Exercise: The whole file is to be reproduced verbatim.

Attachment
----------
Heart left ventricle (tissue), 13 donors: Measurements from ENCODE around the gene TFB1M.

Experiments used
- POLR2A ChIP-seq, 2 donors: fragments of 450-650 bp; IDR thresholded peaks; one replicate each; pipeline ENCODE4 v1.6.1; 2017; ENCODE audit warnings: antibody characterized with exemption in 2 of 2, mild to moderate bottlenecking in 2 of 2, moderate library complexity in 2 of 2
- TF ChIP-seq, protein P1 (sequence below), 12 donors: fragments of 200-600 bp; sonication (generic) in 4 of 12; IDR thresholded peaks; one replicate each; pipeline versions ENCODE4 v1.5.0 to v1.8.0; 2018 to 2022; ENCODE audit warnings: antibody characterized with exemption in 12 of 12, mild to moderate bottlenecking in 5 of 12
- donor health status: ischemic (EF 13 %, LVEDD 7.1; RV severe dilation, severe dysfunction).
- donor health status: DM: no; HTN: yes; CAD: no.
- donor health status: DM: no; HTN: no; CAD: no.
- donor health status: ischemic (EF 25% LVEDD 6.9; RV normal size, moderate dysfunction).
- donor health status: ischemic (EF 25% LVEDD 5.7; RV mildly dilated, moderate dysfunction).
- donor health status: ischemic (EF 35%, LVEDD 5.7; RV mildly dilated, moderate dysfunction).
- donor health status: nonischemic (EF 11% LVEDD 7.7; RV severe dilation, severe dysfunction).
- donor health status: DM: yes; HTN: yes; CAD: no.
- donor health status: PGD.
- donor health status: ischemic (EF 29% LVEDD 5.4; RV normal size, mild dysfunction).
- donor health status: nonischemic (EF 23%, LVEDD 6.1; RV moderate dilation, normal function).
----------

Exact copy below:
Heart left ventricle (tissue), 13 donors: Measurements from ENCODE around the gene TFB1M.

Experiments used
- POLR2A ChIP-seq, 2 donors: fragments of 450-650 bp; IDR thresholded peaks; one replicate each; pipeline ENCODE4 v1.6.1; 2017; ENCODE audit warnings: antibody characterized with exemption in 2 of 2, mild to moderate bottlenecking in 2 of 2, moderate library complexity in 2 of 2
- TF ChIP-seq, protein P1 (sequence below), 12 donors: fragments of 200-600 bp; sonication (generic) in 4 of 12; IDR thresholded peaks; one replicate each; pipeline versions ENCODE4 v1.5.0 to v1.8.0; 2018 to 2022; ENCODE audit warnings: antibody characterized with exemption in 12 of 12, mild to moderate bottlenecking in 5 of 12
- donor health status: ischemic (EF 13 %, LVEDD 7.1; RV severe dilation, severe dysfunction).
- donor health status: DM: no; HTN: yes; CAD: no.
- donor health status: DM: no; HTN: no; CAD: no.
- donor health status: ischemic (EF 25% LVEDD 6.9; RV normal size, moderate dysfunction).
- donor health status: ischemic (EF 25% LVEDD 5.7; RV mildly dilated, moderate dysfunction).
- donor health status: ischemic (EF 35%, LVEDD 5.7; RV mildly dilated, moderate dysfunction).
- donor health status: nonischemic (EF 11% LVEDD 7.7; RV severe dilation, severe dysfunction).
- donor health status: DM: yes; HTN: yes; CAD: no.
- donor health status: PGD.
- donor health status: ischemic (EF 29% LVEDD 5.4; RV normal size, mild dysfunction).
- donor health status: nonischemic (EF 23%, LVEDD 6.1; RV moderate dilation, normal function).